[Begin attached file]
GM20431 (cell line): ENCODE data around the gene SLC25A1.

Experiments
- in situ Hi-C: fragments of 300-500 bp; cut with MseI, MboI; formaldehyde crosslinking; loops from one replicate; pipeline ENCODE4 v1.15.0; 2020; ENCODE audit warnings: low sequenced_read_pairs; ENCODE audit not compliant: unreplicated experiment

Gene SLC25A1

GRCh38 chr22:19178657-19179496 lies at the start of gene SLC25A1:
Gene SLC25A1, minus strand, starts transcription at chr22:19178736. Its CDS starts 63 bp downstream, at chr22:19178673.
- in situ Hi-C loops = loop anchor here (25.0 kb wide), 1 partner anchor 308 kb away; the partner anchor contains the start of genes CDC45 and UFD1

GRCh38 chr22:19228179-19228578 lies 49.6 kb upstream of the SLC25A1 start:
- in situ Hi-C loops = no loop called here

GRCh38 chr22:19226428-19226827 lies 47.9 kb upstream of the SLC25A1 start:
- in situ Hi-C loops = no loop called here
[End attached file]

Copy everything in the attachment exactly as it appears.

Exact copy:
GM20431 (cell line): ENCODE data around the gene SLC25A1.

Experiments
- in situ Hi-C: fragments of 300-500 bp; cut with MseI, MboI; formaldehyde crosslinking; loops from one replicate; pipeline ENCODE4 v1.15.0; 2020; ENCODE audit warnings: low sequenced_read_pairs; ENCODE audit not compliant: unreplicated experiment

Gene SLC25A1

GRCh38 chr22:19178657-19179496 lies at the start of gene SLC25A1:
Gene SLC25A1, minus strand, starts transcription at chr22:19178736. Its CDS starts 63 bp downstream, at chr22:19178673.
- in situ Hi-C loops = loop anchor here (25.0 kb wide), 1 partner anchor 308 kb away; the partner anchor contains the start of genes CDC45 and UFD1

GRCh38 chr22:19228179-19228578 lies 49.6 kb upstream of the SLC25A1 start:
- in situ Hi-C loops = no loop called here

GRCh38 chr22:19226428-19226827 lies 47.9 kb upstream of the SLC25A1 start:
- in situ Hi-C loops = no loop called here